Media Representation of Women in Sports

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Media Representation of Women in Sport: Faster, Stronger, Sexier?
-It has been previously discovered that through a series of discriminating and normalizing “techniques,” the American media covertly disparage and subordinate sportswomen. To what extent does the media participate in the discrimination of female athletes today, moreover, how does discrimination in sports media translate into and affect the social and athletic lives of female athletes.
-The 2012 London Summer Olympics Games follow this modern trend in sports media, and had a tendency to project hegemonic gender and femininity standards onto society. Showing some major differences between female and male sports commentary.
- The results revealed interesting findings. First, discrimination in sports media commentary is still present, albeit highly subtle and no longer overpoweringly oppressive as it was presented in past literature. Nevertheless, the media continues to strongly encourage the sexualization of female athletes.
-“Candance Parker is beautiful. Breathtaking, really, with flawless skin, endless legs and a C cup…She is a woman who plays like a man, one of the boys, if the boys had C cups and flawless skin…She’s the total package: your sister’s pal, your brother’s prom date, a supermom-to-be (Glock, 2010).”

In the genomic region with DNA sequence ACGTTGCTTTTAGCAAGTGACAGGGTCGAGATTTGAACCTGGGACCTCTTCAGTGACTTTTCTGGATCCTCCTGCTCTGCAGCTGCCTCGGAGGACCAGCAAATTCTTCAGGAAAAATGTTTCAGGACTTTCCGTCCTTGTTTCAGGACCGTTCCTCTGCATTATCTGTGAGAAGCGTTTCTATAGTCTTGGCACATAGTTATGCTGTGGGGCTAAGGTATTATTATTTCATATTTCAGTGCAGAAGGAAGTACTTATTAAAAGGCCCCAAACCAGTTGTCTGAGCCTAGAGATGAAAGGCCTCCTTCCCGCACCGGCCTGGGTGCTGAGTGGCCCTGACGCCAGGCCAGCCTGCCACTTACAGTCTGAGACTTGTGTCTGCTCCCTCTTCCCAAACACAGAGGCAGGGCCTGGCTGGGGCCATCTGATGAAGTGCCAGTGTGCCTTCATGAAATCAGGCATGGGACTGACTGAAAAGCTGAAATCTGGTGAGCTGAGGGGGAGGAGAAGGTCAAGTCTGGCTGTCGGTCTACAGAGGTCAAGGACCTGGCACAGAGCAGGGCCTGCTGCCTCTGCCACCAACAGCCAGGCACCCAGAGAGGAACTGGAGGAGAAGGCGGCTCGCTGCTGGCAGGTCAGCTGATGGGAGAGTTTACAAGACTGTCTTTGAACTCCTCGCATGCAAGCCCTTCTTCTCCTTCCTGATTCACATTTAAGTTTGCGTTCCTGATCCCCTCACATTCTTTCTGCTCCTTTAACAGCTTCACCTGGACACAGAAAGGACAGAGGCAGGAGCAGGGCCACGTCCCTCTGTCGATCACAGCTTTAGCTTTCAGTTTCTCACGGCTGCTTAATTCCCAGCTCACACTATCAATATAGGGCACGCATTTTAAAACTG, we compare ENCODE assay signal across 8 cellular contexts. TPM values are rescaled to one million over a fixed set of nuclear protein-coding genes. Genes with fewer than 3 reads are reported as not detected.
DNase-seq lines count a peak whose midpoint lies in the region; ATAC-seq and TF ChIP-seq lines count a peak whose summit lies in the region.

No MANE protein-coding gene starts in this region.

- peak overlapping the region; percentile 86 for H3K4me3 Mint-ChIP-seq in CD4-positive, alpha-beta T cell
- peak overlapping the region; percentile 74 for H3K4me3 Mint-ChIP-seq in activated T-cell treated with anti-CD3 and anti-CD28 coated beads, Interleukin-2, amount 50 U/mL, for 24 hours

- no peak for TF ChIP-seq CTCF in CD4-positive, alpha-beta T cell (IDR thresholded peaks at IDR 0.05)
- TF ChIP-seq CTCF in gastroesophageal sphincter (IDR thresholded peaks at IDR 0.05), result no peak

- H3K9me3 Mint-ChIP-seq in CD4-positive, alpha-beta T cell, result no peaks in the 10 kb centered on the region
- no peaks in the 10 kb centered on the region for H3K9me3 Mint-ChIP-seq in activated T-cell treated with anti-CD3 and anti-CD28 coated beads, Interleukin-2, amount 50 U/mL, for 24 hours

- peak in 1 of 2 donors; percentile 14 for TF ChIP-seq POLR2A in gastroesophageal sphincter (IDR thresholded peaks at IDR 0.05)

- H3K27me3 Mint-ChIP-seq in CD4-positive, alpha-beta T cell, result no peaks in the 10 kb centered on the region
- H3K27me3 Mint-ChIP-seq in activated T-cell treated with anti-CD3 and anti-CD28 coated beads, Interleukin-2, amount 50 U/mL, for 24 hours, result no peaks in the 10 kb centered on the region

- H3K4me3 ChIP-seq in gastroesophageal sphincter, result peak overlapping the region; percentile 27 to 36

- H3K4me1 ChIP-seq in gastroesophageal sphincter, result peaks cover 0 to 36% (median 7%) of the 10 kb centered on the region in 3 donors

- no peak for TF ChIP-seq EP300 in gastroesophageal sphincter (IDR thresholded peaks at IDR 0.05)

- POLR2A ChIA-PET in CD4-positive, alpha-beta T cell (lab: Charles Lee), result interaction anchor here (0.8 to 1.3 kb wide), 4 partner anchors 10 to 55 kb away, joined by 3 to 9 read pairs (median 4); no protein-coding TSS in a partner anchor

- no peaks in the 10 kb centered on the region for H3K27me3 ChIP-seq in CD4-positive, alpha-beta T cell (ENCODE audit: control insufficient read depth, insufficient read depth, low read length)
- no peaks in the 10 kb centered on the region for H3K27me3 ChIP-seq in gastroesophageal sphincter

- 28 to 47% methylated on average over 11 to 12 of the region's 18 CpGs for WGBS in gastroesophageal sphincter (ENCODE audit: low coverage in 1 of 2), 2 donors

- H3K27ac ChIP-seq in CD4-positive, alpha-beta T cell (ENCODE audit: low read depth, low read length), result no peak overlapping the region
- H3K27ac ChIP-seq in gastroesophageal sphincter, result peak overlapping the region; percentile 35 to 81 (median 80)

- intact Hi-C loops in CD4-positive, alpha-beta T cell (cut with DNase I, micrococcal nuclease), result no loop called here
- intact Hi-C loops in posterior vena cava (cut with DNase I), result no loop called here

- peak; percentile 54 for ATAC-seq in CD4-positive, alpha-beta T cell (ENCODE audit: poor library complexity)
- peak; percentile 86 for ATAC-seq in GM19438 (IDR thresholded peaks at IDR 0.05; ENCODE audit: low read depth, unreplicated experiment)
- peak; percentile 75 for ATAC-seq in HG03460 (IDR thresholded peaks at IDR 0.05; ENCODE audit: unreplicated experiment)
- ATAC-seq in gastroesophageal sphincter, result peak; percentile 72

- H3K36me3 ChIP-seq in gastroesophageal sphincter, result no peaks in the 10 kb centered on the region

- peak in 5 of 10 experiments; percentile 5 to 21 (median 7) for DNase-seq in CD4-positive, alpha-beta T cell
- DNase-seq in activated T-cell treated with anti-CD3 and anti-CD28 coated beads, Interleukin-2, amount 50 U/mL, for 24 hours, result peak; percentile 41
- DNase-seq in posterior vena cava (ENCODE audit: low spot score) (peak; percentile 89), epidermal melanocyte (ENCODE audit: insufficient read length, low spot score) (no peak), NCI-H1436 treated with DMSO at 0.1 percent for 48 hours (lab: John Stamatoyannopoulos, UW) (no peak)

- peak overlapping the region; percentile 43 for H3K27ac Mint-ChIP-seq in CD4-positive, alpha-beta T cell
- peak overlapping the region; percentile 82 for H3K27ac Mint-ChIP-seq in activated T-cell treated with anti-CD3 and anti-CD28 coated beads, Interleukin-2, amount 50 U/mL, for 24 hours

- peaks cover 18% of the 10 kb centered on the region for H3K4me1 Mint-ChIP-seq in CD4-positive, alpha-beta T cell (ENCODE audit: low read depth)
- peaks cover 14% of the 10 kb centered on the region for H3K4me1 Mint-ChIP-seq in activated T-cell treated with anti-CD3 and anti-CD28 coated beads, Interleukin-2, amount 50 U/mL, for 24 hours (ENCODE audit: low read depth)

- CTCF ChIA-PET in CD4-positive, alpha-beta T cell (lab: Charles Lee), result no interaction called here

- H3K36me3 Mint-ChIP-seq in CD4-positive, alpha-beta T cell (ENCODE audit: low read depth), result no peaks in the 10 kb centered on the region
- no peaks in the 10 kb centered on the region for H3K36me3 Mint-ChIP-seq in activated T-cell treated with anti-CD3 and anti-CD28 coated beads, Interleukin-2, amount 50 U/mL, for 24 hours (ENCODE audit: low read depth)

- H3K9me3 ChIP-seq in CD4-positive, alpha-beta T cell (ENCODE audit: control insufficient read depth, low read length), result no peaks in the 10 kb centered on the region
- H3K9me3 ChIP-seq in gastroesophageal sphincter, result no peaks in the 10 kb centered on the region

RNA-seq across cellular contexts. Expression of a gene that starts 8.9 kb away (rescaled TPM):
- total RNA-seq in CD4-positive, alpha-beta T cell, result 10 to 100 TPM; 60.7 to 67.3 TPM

-These were the words in the opening lines of an ESPN article about WNBA star Candace Parker. In her feature cover photo, Parker is dressed in a beautiful white dress-showing ample cleavage- and lovingly holding her pregnant belly. This athlete is one of women’s basketball’s best player of all time. She has been called the WNBA parallel to Michael Jordan. She is an Olympian, an MVP, and the first female in her sport to be able to dunk a basketball, and y...

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... women, but especially athletic women, and is socially constructed to dictate women’s appearance, demeanor and values (Krane et al, 2004).” Females, for example, are expected to look and behave in a feminine way in order to satisfy heteronormative practices such as marriage. However, to participate in a sport, a traditionally male dominated realm, female athletes must acquire more traditionally masculine characteristics like strength, aggression, competitiveness, and assertiveness; characteristics that betray hegemonic gender and societal norms. Issues pertaining to feminine behavior and appropriate gender roles continue to be the root cause of discrimination not only in sport, but also in modern society as “sport is a sub culture within a larger society, therefore nothing typically occurs in sport that does not occur in the larger culture (Vodden & Schell, 2010).”

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